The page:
From the September 2007 issue of Investment Advisor • Subscribe!

September 1, 2007

A Matter of Definition: Common E-Mail Terms

Microsoft Gold Certified: Microsoft offers a Gold level of certification in many different applications, including Exchange, .Net, Windows, and more. The Gold Certification process is based on a complex formula that combines many metrics that apply to the provider. These include the provider's number of Microsoft Certified Professionals and customer references, confirmation of the provider's technical expertise, and the volume of Microsoft licenses it has sold.

Phishing: This is the act of attempting to fraudulently acquire sensitive information, such as passwords and credit card details, by masquerading as a trustworthy person or business with a real need for such information. Generally, "phishers" use seemingly official electronic notifications or messages (most often an e-mail or an instant message).

SaaS (Software as a Service): This is any software application delivery model where a provider hosts and operates the application for use by its customers over the Internet. Customers pay not for owning the software but for using it in a "subscription model." Hosted e-mail /e-messaging is an example of SaaS.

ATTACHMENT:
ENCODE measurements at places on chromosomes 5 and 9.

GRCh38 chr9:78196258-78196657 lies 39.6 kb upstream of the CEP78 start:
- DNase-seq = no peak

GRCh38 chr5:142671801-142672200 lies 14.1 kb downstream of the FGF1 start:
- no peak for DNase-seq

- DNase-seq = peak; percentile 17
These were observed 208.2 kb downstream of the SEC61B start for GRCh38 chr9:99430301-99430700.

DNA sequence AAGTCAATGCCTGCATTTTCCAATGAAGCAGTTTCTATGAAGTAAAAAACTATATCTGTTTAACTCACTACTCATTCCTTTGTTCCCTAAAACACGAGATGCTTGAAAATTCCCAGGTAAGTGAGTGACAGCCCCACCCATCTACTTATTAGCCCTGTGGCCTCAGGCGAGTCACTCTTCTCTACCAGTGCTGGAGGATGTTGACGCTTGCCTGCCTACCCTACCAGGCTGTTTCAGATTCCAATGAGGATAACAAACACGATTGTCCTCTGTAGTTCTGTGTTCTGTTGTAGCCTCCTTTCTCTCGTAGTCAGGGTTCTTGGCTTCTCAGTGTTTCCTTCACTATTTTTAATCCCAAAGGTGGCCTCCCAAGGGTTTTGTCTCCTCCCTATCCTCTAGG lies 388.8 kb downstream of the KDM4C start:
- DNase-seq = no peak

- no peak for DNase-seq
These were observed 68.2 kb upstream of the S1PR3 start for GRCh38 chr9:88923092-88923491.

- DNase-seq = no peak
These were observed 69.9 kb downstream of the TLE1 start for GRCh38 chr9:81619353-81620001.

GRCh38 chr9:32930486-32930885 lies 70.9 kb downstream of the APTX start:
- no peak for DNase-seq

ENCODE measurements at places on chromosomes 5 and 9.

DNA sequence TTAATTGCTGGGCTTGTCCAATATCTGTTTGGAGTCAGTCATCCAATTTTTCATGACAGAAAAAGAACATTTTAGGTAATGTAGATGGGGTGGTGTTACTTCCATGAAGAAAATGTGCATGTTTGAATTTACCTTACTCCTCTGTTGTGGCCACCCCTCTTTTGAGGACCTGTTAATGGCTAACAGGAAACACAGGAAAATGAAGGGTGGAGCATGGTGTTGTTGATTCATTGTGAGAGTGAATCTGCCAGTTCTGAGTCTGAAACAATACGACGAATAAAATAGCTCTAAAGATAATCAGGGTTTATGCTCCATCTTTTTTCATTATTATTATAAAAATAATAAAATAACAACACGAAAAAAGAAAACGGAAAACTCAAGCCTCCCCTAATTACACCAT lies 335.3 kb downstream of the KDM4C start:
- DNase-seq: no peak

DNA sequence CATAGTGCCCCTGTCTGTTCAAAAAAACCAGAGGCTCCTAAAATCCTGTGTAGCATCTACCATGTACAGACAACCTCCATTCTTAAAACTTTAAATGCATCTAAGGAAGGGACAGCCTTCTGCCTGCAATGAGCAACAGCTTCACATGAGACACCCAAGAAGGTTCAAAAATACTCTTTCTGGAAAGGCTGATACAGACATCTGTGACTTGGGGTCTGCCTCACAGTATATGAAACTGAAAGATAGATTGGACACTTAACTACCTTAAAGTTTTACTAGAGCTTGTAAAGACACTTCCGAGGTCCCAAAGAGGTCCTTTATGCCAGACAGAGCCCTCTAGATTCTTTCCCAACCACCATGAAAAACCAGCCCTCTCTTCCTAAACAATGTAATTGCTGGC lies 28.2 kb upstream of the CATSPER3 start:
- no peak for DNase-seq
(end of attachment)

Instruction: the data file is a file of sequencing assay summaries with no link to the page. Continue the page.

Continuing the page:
SAS 70, or Statement on Auditing Standard No. 70: This is an internationally recognized auditing standard developed by the American Institute of Certified Public Accountants (AICPA) in 1992. It is used to report on the "processing of transactions by service organizations," which can be done by completing either a SAS 70 Type I or Type II audit. SAS 70 Type II is third-party verification that services promised and provided by a hosting provider are undertaken in a controlled manner

Spam: Most of us have first-hand experience with unwanted e-mail, or spam, but few realize how pervasive it is, or how troublesome it can be to an e-mail operation. According to Osterman Research, approximately 80% of e-mail messages sent today are spam, meaning that a total of 80 of the 101 messages received by the typical user each day are spam. Image-based spam, proliferating in recent months, is more difficult than character-based spam to detect and filter.

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